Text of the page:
The specifics really aren't that important, but the admonishment by beck was that the average income here in the States is higher than over there in Europe. That's what Glenn was selling, and he probably is right.
However that does not prove the opinion on wealth distribution wrong.
Wealth and Income are two distinct measurements. While it is true that income averages are greater here, it is also true that in certain countries wealth distribution is more equal than here in the States.
Again I'm not trying to be specific, or even attempting to carry the argument that was started by the unidentified speaker.
During the Presidential election cycle we all were exposed to a new issue and a new vernacular: Wealth distribution and the 1%.
If the Conservatives, like Mr. Beck and his followers, have any desire to influence in the arena of ideas, specifically now I'm talking about wealth and income disparities and what is a good public policy a society should adopt in regards to these imbalances, they ought to take the time to understand the distinction between the two measurements.
Mocking is entertaining, but the people with a better understanding of the points being made by economist are going to have more influence in elections.
Additionally, and we've seen this in Health Care, if the Conservatives are going to take the approach that the whole "1%" theme is over blown and inconsequential then they may be eliminating themselves from the entire debate. Which could happen to our collective detriment.
Wealth, Income, and Capital distribution is a real concern, and one in which we all have to discuss. We will not be served well if the GOP decides again to let the Democrats carry the conversation alone, and only after decisions are made to get serious about it.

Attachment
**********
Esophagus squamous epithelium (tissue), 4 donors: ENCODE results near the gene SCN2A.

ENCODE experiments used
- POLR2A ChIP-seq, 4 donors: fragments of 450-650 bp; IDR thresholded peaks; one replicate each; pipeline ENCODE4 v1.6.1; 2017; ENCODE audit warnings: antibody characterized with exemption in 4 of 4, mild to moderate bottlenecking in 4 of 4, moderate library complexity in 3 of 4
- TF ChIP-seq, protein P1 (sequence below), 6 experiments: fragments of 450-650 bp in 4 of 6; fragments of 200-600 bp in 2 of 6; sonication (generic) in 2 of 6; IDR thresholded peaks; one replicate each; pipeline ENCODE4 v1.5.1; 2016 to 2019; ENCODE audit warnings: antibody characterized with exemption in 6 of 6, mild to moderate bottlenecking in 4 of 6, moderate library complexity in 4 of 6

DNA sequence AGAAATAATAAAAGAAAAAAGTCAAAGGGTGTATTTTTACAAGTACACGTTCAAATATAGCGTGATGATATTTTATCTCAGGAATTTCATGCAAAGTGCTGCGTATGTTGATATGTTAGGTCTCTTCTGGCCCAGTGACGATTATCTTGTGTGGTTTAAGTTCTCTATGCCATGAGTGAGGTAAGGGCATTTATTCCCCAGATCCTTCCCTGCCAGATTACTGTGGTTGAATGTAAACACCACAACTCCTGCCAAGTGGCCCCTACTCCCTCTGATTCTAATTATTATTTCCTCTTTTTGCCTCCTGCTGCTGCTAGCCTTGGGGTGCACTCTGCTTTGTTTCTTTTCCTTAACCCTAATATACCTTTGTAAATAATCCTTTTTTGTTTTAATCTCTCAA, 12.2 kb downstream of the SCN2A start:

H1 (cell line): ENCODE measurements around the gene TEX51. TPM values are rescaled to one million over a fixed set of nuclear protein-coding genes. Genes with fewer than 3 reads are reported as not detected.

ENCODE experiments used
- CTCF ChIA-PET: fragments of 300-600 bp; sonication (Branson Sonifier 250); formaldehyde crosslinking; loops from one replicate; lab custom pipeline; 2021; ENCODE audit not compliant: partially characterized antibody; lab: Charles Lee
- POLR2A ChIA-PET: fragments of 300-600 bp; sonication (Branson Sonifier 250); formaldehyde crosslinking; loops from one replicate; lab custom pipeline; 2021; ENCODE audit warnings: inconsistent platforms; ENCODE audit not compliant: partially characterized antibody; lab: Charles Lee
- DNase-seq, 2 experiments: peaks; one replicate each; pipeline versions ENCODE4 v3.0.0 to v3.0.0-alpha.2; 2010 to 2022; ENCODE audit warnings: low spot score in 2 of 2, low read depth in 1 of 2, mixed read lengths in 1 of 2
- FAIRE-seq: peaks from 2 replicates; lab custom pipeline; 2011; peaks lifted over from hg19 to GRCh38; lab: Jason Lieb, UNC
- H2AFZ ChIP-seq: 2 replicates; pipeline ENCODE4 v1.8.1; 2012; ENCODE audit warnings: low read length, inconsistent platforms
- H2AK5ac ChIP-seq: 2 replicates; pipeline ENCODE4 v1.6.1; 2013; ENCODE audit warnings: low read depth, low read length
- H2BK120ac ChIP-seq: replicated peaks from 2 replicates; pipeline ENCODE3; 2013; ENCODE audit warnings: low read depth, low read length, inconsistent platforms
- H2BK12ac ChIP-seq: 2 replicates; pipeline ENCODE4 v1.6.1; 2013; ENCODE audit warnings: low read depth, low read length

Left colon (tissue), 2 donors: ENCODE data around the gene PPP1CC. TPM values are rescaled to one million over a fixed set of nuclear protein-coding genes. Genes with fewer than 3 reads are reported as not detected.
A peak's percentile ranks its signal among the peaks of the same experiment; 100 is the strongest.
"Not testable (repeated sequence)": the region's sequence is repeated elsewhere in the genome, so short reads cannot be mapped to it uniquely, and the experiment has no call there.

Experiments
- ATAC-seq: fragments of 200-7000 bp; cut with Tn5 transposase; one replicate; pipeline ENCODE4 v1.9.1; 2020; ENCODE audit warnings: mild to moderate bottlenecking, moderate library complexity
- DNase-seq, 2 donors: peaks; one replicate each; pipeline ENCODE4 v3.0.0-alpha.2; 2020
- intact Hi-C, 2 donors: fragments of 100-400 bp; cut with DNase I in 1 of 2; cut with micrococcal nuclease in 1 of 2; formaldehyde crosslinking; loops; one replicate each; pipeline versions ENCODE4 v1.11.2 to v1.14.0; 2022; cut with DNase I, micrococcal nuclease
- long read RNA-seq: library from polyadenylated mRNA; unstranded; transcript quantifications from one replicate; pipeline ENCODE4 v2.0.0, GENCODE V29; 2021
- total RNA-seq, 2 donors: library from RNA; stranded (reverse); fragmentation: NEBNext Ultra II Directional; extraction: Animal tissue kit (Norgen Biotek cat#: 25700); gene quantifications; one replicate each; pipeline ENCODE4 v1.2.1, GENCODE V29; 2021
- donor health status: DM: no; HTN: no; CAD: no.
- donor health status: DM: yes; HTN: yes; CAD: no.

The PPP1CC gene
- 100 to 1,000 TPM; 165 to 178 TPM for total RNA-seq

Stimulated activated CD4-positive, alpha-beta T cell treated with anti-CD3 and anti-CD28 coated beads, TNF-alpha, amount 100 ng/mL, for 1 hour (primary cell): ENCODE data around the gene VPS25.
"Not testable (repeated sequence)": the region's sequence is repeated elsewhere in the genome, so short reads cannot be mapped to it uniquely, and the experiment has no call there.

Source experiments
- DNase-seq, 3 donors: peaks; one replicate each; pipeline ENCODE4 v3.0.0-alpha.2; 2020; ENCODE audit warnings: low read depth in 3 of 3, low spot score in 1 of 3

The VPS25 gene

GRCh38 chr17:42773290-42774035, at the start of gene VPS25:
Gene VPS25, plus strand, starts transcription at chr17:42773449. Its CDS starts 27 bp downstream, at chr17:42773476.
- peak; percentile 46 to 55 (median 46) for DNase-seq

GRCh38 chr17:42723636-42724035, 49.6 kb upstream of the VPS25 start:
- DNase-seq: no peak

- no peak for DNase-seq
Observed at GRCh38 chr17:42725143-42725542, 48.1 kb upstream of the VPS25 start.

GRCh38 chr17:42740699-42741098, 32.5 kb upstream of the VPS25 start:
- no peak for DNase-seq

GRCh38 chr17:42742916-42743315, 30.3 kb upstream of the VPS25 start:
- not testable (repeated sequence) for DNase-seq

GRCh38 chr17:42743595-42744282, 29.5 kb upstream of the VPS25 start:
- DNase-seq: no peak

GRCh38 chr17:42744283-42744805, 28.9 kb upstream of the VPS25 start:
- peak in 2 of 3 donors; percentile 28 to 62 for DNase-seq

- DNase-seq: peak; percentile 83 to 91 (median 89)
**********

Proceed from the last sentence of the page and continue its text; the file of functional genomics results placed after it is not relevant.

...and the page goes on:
We can't afford that.
At some point though, and many Democrats think it is eminent, conservatives are going to be so far behind the curve that they will become inconsequential themselves and winning national elections a thing of the past.
Twenty years later, a conservative may very well have missed a lot of new ideas. They risk becoming the Amish of the political community.
I consider myself rather conservative, but I'm open to new ideas and learning what people are passionate about, what learned people have been studying.
The idea that because one party or side of the political spectrum is for something, therefore I must be inherently against it is anathema to me.
Below is a hugely influential book by a French economist on Wealth, Income, and Capital. It was published after our last presidential election, but unless Mr. Beck and his cohorts catch up
with the conversation, his side risks losing a lot more than an election.…" width="1" height="1" border="0" alt="" style="border:none !important; margin:0px !important;" />